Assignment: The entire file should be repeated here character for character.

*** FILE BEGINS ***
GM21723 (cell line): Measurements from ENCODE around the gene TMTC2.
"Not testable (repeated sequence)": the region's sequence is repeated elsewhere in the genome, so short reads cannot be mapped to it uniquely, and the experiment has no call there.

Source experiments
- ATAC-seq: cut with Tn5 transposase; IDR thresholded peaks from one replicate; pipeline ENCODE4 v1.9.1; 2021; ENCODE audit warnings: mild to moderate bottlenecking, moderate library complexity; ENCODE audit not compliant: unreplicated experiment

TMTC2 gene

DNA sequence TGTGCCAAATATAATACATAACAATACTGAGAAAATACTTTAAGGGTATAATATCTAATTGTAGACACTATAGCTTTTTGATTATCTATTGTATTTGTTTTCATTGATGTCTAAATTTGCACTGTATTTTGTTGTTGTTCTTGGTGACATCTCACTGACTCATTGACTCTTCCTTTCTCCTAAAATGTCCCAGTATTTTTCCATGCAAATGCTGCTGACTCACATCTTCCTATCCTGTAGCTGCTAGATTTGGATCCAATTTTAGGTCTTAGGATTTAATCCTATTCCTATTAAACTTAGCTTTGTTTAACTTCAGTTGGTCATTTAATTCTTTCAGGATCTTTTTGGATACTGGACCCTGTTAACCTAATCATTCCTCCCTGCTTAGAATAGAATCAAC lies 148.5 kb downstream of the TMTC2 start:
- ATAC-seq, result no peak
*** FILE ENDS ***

GM21723 (cell line): Measurements from ENCODE around the gene TMTC2.
"Not testable (repeated sequence)": the region's sequence is repeated elsewhere in the genome, so short reads cannot be mapped to it uniquely, and the experiment has no call there.

Source experiments
- ATAC-seq: cut with Tn5 transposase; IDR thresholded peaks from one replicate; pipeline ENCODE4 v1.9.1; 2021; ENCODE audit warnings: mild to moderate bottlenecking, moderate library complexity; ENCODE audit not compliant: unreplicated experiment

TMTC2 gene

DNA sequence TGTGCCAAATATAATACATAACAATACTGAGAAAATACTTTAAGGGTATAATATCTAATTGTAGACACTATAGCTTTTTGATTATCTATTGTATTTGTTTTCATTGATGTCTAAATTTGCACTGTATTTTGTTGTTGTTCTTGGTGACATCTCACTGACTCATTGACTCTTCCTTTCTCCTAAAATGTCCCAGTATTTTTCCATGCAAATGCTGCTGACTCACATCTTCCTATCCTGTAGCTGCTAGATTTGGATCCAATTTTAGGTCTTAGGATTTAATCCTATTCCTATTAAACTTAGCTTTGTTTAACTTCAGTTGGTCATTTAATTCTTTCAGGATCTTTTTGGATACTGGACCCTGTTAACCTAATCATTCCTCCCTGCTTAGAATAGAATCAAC lies 148.5 kb downstream of the TMTC2 start:
- ATAC-seq, result no peak